This year I decided to add yet another reading challenge to my list, because there’s no such thing as too many challenges, right?! Bookish.com created a list of monthly categories intended to help you clean out your TBR pile. I’m officially at the halfway point, and so far it’s been a lot of fun! I like the relaxed pace, and the tasks are just specific enough to get you thinking but not so much so that you feel the need to do any shoehorning. Here are my books for the first 6 months:
Hillbilly Elegy: A Memoir of a Family and Culture in Crisis
After the horror of our last presidential election, I decided I wanted to make more of an effort to understand how we as a nation arrived at this point. To that end, I’ve been building a list of books focusing on regions, cultures, and experiences within the United States that are different from my own. Hillbilly Elegy was the first step. It’s an interesting memoir – Mamaw is by far the star of the narrative and I’d love to know more about her – but Vance’s social analysis was not as well-formed. He was very fortunate to find himself on a path where his hard work did actually pay off, allowing him to boost himself out of the poverty that plagued his ancestors. As a result, he can’t seem to help repeating that tired trope: the only people stuck in poverty are those who refuse to help themselves. Poverty is far more complicated than that, and he comes across as condescending and judgmental towards anyone who doesn’t finish school or ‘settles’ for a lifetime of blue collar work.
In this engaging prequel to Lewis Carroll’s classic stories, Meyer imagines how the decapitation-happy Queen of Hearts came to be the scourge of Wonderland. This book swept me off my feet – I tore through all 453 pages in a single weekend. Her vision of Wonderland expands on Carroll’s, including the use of familiar nursery rhymes. It’s also shot through with references to Edgar Allan Poe’s The Raven, adding a sense of unease and lurking horror. I really felt for Cath and her struggle with first love and trying to do right by her family’s expectations without sacrificing her dreams. Knowing she ends up a raging, tyrannical monarch only compelled me to read faster so I could find out how she got there.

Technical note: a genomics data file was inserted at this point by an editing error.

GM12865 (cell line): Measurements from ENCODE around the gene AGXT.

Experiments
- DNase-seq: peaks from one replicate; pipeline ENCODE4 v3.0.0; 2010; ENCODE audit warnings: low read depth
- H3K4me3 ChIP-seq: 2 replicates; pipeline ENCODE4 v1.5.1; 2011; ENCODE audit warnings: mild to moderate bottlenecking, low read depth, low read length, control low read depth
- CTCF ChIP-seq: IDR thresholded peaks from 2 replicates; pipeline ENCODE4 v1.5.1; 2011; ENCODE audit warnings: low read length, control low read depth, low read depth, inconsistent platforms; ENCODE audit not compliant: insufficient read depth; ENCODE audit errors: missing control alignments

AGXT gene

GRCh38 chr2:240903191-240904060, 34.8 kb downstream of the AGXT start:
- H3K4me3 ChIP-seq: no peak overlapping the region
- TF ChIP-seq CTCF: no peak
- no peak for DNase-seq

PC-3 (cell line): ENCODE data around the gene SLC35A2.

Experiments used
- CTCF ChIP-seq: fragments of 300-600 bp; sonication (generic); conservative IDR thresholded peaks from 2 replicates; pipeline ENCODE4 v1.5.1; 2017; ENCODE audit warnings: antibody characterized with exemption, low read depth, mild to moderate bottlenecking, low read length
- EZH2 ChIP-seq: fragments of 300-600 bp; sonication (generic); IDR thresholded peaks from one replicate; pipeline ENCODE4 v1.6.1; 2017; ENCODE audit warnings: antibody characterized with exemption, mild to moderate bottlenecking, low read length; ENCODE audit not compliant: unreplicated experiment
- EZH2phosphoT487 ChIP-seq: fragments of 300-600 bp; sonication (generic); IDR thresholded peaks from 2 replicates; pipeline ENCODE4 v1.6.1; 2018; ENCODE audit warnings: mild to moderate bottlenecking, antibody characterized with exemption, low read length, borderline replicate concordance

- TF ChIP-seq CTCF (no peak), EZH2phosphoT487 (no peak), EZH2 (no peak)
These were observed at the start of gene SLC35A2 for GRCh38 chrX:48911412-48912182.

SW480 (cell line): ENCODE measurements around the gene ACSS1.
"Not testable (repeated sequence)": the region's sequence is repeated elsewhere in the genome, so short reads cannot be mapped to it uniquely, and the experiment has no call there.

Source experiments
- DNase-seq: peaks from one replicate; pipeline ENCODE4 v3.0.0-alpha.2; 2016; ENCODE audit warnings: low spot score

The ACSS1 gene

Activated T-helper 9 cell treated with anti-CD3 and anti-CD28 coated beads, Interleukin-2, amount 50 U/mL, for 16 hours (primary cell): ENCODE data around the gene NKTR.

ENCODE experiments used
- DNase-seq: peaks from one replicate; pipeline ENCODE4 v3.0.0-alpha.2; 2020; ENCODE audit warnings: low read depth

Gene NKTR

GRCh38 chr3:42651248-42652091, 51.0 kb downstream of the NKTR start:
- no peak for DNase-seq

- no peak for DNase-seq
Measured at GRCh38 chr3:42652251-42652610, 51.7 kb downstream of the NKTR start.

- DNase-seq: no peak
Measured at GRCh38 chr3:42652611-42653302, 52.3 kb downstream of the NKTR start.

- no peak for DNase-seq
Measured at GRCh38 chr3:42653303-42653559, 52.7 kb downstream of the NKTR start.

I was originally planning on using this book to fulfill a task on a different challenge, but I found a replacement and decided to use it for the TBR instead. This is not an easy book, and I’m not sure I liked it all that much. But I do appreciate the literary merit and the tragic intensity of the story. Francis Phelan is an interesting character, his difficult life and personality flaws make you want to judge him and sympathize with him in equal measure. Kennedy also captures that hollowed-out feeling of inevitable doom during the Great Depression. I came away from the book feeling heavy and sad.
The Unwinding: An Inner History of the New America
The Unwinding is another on my list of books about the state of the U.S. This one was a solid block of text – no charts, no graphs, no pictures. The narrative is divided into sections by year, starting in the 1970s. Packer follows three individuals from various backgrounds throughout the book, and features a notable public figure or event in each section. Each year is introduced by a single page word collage, collecting headlines, song lyrics, and quotes from public figures and popular media into a hodgepodge of visual sound bites that set the tone for that moment in time. This was a maddening, eye-opening, and fascinating read. Packer masterfully weaves each thread together, creating a concerning and frustrating portrait of cultural upheaval.
The Little Book of Hygge: Danish Secrets to Happy Living
I probably fudged the category a bit with this one, but it does pertain to mental health. Hygge is the Danish concept of the sense of well-being you feel when you’re in a comfortable, cozy space, often with people you care for and/or delicious food. I first saw the word on a friend’s Instagram post and upon finding several new books about it, I checked out the first one available at my library. While I wasn’t necessarily expecting an analytical opus on the subject, this book was a little fluffier than I’d hoped. It offered basic guidelines for what is essential to establishing hygge in your home, including recipes and lighting ideas. Still, it’s a nice concept – I definitely feel at peace when snuggling under a blanket by a fire with a snowstorm billowing outside, or reading on a rainy afternoon while drinking a hot cup of tea.
I had high hopes for this book. The summary on Goodreads hooked me right away – a brutal murder on a creepy mountain in 18th century Lapland? Awesome. It was intensely atmospheric, pulling the reader right into a sense of isolation and bitter winter weather. There were some magical realism elements that added a surreal touch. Ultimately though, there were too many threads, and by the end it felt like the author wanted to use all of these ideas but couldn’t decide which should take precedence. As a result, the ending felt jumbled and confused.